Monday, 2 November 2009

The result of job-sharing: two miserable people

There’s an interesting opinion piece in the current edition of Management Today on whether or not Job-Sharing actually works.

On the upside, the writer somewhat hesitantly states that flexible working has helped a number of firms through the recession without the need for redundancies.

But on the down-side, the author is highly suspicious about whether such flexible working practices actually work:
The big fallacy of job-shares is that if two people do half a week each, you end up with a full-time equivalent. But you don’t really. Inevitably, things end up falling through the cracks between the two, or deadlines get pushed back, or service levels suffer. As a business, you only have half the amount of knowledge of the role present at any one time. So when random questions come up, as they invariably do, you’ve only got a 50-50 shot of being able to answer them.
Other potential pitfalls of job-sharing are stated as:

It gets even more complicated if the two people concerned don’t actually like each other.

Generally both people are miserable, because as far as their manager is concerned the best they can do is half a job.

It's bad for the business, because in this case a half plus a half doesn’t necessarily equal one.

Management Today: Does job-sharing ever work?
  • This all seems somewhat negative to me, so I’d be interested to hear your views, particularly from those who have had experience of job-sharing, or any other form of flexible working.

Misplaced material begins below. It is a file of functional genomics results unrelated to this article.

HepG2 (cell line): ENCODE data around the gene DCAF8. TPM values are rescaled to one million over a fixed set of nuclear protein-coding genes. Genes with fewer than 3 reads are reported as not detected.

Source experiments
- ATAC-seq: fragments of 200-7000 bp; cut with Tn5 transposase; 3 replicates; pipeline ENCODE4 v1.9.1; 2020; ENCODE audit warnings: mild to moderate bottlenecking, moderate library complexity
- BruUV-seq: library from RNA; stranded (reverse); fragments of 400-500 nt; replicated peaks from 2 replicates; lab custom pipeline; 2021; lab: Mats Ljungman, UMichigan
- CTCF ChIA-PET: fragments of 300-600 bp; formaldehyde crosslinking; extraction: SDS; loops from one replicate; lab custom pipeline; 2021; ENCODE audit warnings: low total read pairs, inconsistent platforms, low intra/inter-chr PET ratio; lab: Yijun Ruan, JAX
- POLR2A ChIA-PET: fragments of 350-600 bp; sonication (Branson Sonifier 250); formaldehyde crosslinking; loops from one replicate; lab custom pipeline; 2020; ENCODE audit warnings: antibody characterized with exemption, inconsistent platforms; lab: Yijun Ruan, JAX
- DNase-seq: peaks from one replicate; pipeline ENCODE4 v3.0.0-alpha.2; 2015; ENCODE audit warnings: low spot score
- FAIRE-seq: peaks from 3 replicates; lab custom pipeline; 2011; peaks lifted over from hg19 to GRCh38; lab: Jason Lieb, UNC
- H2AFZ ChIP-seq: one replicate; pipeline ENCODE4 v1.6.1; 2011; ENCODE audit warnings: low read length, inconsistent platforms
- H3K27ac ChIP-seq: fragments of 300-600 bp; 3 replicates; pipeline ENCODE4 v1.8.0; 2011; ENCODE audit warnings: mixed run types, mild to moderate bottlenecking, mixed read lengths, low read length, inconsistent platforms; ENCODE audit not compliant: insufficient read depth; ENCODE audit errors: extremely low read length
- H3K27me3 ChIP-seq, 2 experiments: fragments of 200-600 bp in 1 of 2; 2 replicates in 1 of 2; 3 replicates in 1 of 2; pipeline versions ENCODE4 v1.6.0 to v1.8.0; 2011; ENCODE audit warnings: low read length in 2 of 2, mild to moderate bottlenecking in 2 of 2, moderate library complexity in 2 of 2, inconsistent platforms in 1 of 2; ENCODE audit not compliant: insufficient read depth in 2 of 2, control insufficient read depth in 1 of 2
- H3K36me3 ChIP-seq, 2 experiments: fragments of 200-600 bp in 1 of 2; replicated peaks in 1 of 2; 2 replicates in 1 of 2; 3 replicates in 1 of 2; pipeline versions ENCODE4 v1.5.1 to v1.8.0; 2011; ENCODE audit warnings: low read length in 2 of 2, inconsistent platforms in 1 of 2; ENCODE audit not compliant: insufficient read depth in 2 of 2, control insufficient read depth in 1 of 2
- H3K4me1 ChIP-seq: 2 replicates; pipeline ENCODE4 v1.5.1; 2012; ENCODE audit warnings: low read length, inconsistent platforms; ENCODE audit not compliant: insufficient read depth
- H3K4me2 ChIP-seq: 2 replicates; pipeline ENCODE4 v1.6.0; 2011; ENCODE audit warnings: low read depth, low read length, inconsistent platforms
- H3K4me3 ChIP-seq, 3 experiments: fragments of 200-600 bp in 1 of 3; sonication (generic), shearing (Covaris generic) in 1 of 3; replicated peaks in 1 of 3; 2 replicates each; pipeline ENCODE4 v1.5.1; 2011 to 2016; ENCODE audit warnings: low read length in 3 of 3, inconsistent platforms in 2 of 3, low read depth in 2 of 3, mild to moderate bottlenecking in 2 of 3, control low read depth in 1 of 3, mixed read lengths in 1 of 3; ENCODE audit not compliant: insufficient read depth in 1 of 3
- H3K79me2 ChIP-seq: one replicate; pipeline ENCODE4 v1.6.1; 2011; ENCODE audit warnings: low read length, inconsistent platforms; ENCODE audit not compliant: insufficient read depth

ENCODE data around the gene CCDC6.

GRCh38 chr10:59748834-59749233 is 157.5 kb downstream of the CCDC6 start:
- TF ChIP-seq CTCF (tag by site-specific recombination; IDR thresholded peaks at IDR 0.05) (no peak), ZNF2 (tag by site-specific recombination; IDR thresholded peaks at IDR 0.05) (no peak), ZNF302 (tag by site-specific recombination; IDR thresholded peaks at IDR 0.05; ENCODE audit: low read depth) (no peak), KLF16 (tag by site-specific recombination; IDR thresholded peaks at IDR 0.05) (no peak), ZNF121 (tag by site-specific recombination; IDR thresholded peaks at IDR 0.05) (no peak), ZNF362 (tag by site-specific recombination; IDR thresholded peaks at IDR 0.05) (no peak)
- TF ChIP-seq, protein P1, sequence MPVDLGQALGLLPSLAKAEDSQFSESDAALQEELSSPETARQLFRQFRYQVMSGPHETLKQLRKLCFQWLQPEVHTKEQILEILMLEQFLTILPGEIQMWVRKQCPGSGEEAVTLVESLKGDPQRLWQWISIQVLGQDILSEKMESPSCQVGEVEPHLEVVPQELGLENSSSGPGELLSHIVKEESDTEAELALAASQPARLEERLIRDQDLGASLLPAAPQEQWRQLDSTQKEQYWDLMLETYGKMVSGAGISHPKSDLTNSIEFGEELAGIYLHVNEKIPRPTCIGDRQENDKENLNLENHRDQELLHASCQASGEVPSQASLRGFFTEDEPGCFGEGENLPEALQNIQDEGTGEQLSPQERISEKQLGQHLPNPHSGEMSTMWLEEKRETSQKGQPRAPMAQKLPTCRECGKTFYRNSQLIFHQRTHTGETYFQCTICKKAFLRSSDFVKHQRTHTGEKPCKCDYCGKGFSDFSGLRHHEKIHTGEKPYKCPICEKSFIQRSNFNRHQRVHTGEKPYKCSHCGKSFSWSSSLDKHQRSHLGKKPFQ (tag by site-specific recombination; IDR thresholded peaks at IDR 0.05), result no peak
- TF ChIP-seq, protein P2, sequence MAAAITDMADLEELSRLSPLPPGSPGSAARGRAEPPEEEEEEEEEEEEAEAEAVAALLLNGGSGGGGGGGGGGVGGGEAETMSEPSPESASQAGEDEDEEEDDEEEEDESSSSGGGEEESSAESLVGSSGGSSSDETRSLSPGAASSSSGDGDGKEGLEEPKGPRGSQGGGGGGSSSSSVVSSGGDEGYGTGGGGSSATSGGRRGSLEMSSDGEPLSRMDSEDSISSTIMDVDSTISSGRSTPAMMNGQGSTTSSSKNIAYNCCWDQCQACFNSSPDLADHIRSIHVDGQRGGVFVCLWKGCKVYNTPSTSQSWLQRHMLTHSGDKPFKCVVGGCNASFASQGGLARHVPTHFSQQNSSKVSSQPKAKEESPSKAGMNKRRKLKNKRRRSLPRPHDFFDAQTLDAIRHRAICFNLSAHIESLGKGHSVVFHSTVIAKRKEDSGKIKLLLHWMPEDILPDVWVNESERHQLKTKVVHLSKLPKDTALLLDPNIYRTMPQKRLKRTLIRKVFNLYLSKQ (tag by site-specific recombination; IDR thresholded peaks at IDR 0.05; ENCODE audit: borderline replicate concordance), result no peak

1. Hi Graham,

    I'm on short-time working at the moment as a result of the recession. It's perhaps not quite 100% job sharing as both myself and my boss work 3 day weeks, but almost!

    I'm reasonably pro short-time working, but then I'm lucky enough to get on with my boss, who I split the work with. Honestly, in this climate, I would rather have part of a job than none at all. It keeps me mentally active, gives me an income (albeit a smaller one) and I do genuinely feel as though I'm doing my bit to help the company survive (which I hope it does).

    There are plenty of downsides though; all of them addressed in the article. Thankfully we get at least one day a week when we're both in the office and so can hand over work and catch up. This only really works one way though; I work the first half of the week, hand over to my boss in person, and then she covers the rest of the week. But then there's no second handover day so she has to spend what is already precious time writing an update email to me for the next week, letting me know everything that's happened and that I need to follow up on.

    Following up is definitely the hardest thing. We work in recruitment and, thankfully, it's not a territorial, competitive place like some recruitment companies are. Even so though, it's impossible to follow through with anything on a personal level. Opportunities get followed up by whoever is in that day (even if the client has never spoken to the other one of us before), things slip through the net (thankfully not much) and it all feels vaguely dissatisfying not being able to see anything through to completion and picking up bits and bobs half way through. Well, in my opinion anyway.